Prior to the announcement that Burr would step down as chairman, Thom Tillis, North Carolina’s junior GOP senator, told conservative talk show host Hugh Hewitt that it wasn’t his place to comment on whether Burr should keep the gavel.

“That’s … between Senator Burr and the leader. I do believe as I’ve said before he owes us all an explanation. … We just need to see where the investigation ends,” Tillis said, according to Los Angeles Times reporter Jennifer Haberkorn.

Critics stepped up their calls for Burr’s resignation from the Senate on Thursday.

Zach Hudson, spokesperson for the liberal super PAC American Bridge 21st Century urged Burr to resign from office immediately.

“Senator Richard Burr’s announcement is a blatant admission of guilt. He used privileged information to personally profit and is only acting now because he got caught. His actions today are still a day late and a million dollars short; he has lost the trust and confidence of his constituents and as a result, is incapable of serving in public office.”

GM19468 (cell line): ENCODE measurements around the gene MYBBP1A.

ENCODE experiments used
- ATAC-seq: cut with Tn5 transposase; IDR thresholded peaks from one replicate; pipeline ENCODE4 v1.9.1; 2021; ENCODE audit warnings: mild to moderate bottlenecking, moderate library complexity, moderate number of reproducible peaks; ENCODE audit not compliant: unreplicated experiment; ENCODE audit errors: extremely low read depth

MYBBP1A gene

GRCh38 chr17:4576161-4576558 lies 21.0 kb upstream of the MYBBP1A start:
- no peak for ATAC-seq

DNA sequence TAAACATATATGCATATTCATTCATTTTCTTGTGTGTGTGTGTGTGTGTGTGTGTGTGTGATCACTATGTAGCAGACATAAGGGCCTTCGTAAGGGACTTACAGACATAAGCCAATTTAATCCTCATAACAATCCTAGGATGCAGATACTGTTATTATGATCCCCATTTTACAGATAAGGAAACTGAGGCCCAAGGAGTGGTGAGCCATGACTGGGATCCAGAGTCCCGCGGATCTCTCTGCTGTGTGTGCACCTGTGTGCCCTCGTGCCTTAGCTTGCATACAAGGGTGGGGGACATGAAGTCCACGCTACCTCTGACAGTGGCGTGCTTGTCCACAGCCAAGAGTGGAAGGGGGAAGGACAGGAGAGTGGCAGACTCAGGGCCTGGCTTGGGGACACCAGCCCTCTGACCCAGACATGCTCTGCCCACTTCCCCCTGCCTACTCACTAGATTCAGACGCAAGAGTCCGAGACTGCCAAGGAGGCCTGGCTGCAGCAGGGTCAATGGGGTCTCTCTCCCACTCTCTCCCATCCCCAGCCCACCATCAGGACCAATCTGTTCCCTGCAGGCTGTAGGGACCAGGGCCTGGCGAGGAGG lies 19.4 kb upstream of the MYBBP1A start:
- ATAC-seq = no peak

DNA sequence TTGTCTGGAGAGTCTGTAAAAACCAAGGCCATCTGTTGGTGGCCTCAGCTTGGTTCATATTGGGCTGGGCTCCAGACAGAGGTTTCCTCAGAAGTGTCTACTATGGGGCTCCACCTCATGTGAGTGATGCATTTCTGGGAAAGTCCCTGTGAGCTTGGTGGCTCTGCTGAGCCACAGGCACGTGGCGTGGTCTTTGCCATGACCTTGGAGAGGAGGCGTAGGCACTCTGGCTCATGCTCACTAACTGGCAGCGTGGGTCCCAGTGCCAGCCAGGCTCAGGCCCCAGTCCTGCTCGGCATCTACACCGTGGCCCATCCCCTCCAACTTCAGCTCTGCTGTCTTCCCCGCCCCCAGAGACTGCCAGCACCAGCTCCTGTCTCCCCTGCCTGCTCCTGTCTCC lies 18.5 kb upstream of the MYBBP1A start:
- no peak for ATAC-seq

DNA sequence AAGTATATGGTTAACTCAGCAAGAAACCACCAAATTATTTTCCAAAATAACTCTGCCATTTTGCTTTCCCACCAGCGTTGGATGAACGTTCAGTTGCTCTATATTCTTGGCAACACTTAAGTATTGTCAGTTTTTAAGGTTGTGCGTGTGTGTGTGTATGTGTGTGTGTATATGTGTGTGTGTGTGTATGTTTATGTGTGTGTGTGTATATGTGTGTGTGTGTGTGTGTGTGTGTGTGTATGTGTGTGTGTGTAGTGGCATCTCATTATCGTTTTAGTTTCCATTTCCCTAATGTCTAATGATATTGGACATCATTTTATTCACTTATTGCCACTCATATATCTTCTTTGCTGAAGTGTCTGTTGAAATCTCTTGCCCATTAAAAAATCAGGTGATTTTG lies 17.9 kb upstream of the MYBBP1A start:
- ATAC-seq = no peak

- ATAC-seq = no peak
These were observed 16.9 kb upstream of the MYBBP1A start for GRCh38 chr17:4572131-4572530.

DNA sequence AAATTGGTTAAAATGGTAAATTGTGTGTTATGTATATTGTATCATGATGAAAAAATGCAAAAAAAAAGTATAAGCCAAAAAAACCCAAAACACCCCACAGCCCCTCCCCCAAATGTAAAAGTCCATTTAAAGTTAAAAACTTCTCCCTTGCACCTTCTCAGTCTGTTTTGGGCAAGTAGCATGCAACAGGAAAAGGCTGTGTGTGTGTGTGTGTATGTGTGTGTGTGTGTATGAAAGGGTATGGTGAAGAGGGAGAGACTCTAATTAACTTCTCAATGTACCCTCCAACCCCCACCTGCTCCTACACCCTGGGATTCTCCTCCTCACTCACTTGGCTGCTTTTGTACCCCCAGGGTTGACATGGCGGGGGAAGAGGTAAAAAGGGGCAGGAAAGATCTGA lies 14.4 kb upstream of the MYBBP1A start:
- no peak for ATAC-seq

If Burr were to resign from the Senate, a 2018 law approved by Republican supermajorities in the General Assembly specifies that Gov. Cooper would have to select from a list of three individuals submitted by the executive committee of the state Republican Party in naming a replacement. Previously, the governor only had to choose someone affiliated with the same political party as the outgoing senator.

Note/update: as the comment below from Stewart rightfully points out, the situation would be different if Burr were to resign from the Senate more than 60 days prior to this November’s election. In that case, a new election would be held to fill the remainder of his unexpired term on Nov. 3.

Courts & the Law, News

From hospital, Justice Ginsburg slams Trump birth control rules